Each volume in the Early Detection and Treatment of Cancer Series is packed with practical, authoritative information designed to cover the full range of diagnostic procedures, including pathologic, radiologic, bronchoscopic, and surgical aspects. You’ll be able to determine the safest, shortest, least invasive way to reach an accurate diagnosis; stage the disease; and choose the best initial treatment for early stages. Based on current evidence in the literature, authors provide clinical, hands-on tools to help you make informed decisions on precisely what tests and imaging studies are needed to diagnose and stage each type of cancer. Practical, authoritative, and highly-illustrated, this volume in the brand new Early Detection and Treatment of Cancer series covers current protocols and the latest advances in diagnostic imaging and molecular and serologic markers for colon cancer. Apply expert advice on the best “next-step plan for different presentations and tips for less invasive protocols. Get clinical, hands-on tools to help you make informed decisions on precisely what tests and imaging studies are needed for accurate diagnosis and staging. Clear figures, tables, and boxes illustrate step-by-step care of the full range of problems encountered. The small size and convenient format make this an ideal purchase for diagnostic reference. Outlines the steps after diagnosis to guide you through formulating a treatment or patient care plan. Emphasizes important points—such as risk-adjusted screening for staging and the use of promising new gene therapies—with “key points boxes at the beginning of each chapter and pedagogic features throughout. Summarizes the process of accurately diagnosing and staging cancer in a logical, almost algorithmic, approach for easy reference. Complements the procedures outlined in the text with full-color photographs and line drawings to reinforce your understanding of the material.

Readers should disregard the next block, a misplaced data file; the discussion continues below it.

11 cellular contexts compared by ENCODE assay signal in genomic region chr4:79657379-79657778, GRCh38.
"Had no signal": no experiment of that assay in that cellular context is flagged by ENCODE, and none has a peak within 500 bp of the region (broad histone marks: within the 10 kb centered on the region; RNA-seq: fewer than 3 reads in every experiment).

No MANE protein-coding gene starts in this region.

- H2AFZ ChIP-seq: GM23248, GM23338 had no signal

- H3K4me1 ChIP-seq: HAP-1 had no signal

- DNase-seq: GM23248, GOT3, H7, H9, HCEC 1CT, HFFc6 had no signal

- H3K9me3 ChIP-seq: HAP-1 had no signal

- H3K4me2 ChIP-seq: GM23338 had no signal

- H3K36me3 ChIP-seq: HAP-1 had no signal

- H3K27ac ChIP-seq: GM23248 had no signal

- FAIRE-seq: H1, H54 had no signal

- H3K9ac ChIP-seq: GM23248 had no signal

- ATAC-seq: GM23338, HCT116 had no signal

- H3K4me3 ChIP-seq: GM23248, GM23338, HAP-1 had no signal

Here’s the multidisciplinary guidance you need for optimal imaging of malignancies. Radiologists, surgeons, medical oncologists, and radiation oncologists offer state-of-the-art guidelines for diagnosis, staging, and surveillance, equipping all members of the cancer team to make the best possible use of today’s noninvasive diagnostic tools. Consult with the best. Dr. Paul M. Silverman and more than 100 other experts from MD Anderson Cancer Center provide you with today's most dependable answers on every aspect of the diagnosis, treatment, and management of the cancer patient. Recognize the characteristic presentation of each cancer via current imaging modalities and understand the clinical implications of your findings. Effectively use traditional imaging modalities such as Multidetector CT (MDCT), PET/CT, and MR in conjunction with the latest advances in molecular oncology and targeted therapies. Find information quickly and easily thanks to a consistent, highly templated format complete with "Key Point" summaries, algorithms, drawings, and full-color staging diagrams. Make confident decisions with guidance from comprehensive algorithms for better staging and imaging evaluation. Access the fully searchable text online, along with high-quality downloadable images for use in teaching and lecturing and online-only algorithms, at
This issue of MRI Clinics of North America focuses on The Gut in MRI: From the Upper to the Lower Digestive Tract, and is edited by Dr. Andrea Laghi. Articles will include: Esophagus and stomach: Is there a role for MRI?; MR of the small bowel: How to do it; MR in Crohn’s Disease: Diagnosis, disease burden and classification; MR in Crohn’s Disease: Imaging biomarkers in assessing response to therapy; MR of malabsorption syndromes, vasculitis, and other uncommon diseases; MR of small bowel tumors; MR enema of the colon in the diagnosis of recto-sigmoid endometriosis; Rectal cancer: Staging; Rectal cancer: Assessing response to neoadjuvant therapy; MR of anal and peri-anal tumors; MR of perianal fistulas; and more!